Update at 11:52 PM ET
The traffic was horrendous leading up to the game, and it wasn't any better afterward as ESPN's Julian Gompertz shows us:
Amy Rosenberg of the Philadelphia Inquirer tweeted a picture of what the NFL's response was in the stadium:
With many NFL fans utilizing public transit to get to Super Bowl XLVIII at East Rutherford's MetLife Stadium on Sunday, Feb. 2, several individuals reportedly collapsed amid the massive crowds in Secaucus Junction Station.
The Associated Press' Rachel Cohen reported the news hours before kickoff of the epic showdown featuring the Seattle Seahawks and Denver Broncos, noting that emergency workers had to sift through the swarm of people to come to the fallen fans' aid.
Security checks to ensure safety contributed to the delays.
ESPN's Darren Rovell and Sports Illustrated's Adam Duerson offered estimates of just how long the hordes of people were waiting to move forward:
Lines up to an hour and a half at Secaucus train station to get to Super Bowl pic.twitter.com/FlsQNiUrs5— darren rovell (@darrenrovell) February 2, 2014
WFAN New York Jets reporter Chris Lopresti also shared his perspective:
Thousands of people were crammed into one corridor like sardines. I'm told multiple people passed out from the heat. Nightmare situation.— Chris Lopresti (@CLoprestiWFAN) February 2, 2014
Many game attendees planned ahead for potential transit nightmares by arriving unusually early for the grand finale, per NFL PR official Brian McCarthy:
earliest arriving Super Bowl crowd in at least 30 years. 80k fans through security by 5:15p. #Sb48— Brian McCarthy (@NFLprguy) February 2, 2014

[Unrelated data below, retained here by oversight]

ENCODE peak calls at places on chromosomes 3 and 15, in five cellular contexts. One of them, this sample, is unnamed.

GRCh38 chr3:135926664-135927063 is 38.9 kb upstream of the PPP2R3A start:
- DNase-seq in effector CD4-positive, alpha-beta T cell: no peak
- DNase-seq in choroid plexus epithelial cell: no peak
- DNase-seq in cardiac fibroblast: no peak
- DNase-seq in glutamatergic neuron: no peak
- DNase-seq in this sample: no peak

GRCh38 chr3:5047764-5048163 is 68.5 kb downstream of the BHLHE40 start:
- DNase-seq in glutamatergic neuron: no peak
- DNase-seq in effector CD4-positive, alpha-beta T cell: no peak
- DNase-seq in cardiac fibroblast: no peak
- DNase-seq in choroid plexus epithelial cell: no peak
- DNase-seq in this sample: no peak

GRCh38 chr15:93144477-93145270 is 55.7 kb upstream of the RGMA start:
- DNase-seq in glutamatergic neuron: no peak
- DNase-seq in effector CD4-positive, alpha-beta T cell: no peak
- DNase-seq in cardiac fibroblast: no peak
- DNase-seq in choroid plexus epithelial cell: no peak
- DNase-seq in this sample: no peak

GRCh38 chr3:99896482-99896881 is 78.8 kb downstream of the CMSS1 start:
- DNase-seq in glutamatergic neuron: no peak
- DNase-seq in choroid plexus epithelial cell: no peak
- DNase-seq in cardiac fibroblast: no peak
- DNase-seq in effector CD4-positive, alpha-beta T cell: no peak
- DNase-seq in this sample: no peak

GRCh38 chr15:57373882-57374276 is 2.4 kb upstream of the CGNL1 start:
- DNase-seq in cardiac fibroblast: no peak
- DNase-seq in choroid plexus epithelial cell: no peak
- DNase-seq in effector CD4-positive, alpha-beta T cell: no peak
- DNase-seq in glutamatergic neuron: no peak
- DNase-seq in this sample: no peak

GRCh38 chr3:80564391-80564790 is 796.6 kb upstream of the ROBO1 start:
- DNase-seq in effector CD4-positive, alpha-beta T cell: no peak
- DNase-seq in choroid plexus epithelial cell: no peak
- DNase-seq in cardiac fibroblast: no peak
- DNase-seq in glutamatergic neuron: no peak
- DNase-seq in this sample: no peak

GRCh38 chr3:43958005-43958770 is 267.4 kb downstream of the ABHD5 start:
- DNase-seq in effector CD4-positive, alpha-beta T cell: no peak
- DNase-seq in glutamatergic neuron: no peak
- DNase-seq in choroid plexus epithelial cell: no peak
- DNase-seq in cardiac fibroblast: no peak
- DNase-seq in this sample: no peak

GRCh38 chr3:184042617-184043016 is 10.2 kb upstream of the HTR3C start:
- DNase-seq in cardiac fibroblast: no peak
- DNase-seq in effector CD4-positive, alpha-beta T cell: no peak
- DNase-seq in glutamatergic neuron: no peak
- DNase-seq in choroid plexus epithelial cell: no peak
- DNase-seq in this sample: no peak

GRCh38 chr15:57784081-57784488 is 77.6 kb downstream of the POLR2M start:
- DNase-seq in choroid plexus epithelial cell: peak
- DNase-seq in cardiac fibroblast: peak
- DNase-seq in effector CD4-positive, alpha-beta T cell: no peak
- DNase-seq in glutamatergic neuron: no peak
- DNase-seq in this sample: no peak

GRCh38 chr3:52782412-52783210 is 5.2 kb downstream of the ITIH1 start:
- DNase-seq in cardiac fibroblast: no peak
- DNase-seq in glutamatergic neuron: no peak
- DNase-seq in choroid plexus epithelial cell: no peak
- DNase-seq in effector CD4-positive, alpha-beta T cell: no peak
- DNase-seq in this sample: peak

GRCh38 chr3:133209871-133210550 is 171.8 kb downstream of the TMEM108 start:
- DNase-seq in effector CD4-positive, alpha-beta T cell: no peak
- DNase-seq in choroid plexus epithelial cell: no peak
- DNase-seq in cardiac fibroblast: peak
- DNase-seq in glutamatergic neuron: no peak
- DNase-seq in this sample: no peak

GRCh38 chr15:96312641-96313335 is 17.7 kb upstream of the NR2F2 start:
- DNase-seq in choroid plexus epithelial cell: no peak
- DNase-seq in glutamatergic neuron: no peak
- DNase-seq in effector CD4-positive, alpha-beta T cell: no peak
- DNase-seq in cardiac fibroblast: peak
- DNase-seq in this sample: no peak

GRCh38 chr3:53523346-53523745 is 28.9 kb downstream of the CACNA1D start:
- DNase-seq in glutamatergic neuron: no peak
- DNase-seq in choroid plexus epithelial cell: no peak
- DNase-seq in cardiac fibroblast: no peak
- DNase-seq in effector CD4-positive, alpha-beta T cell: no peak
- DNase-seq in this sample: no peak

New York Giants CEO John Mara felt the transit could present a problem, reports Judy Battista of NFL.com, but he was unsure of a viable alternative:
Mara was just hearing about transit issues, but said he could not think of anything he would do differently.— Judy Battista (@judybattista) February 2, 2014
No one could have prepared for the calamity that caused several to collapse, however.
Emergency workers attempting to maneuver through the crowds had a difficult job, considering the lines of NFL supporters seeking entry to the game didn't move for as long as 30 minutes. Tampa Bay Lightning employee Patrick Abts captured the scene and noted the duration of his delay:
This mass hasn't moved for over 30 minutes and THEY HAVE THE HEAT ON. pic.twitter.com/0CLcnejuXF— Patrick Abts (@Pat_Abts) February 2, 2014
New Jersey Transit officials ensured that all efforts were being made to attend to those in need and to expedite the process of getting to the stadium safely:
@mmdoak We're aware of situation-paramedics getting water to those in need of medical attn. We're loading trains quickly&safely as possible— NJ TRANSIT (@NJTRANSIT) February 2, 2014
Mara already spoke of bringing the game back to East Rutherford in a recent ESPN Radio interview, per CBSSports.com's Will Brinson:
Based on everything that's happened so far, yes. If we can be assured that we'd get the same cooperation from all the different government entities that were involved, which has been tremendous so far, I don't see any reason why we shouldn't consider doing it again.
With this particular Super Bowl venue, public transportation turned out to be a logistical nightmare, which may be a setback for MetLife Stadium to host the Lombardi Trophy battle again.
This unfortunate development puts an early damper on the Super Bowl for those who suffered just trying to get to experience the spectacular atmosphere in person. Hopefully everyone impacted has a full and speedy recovery.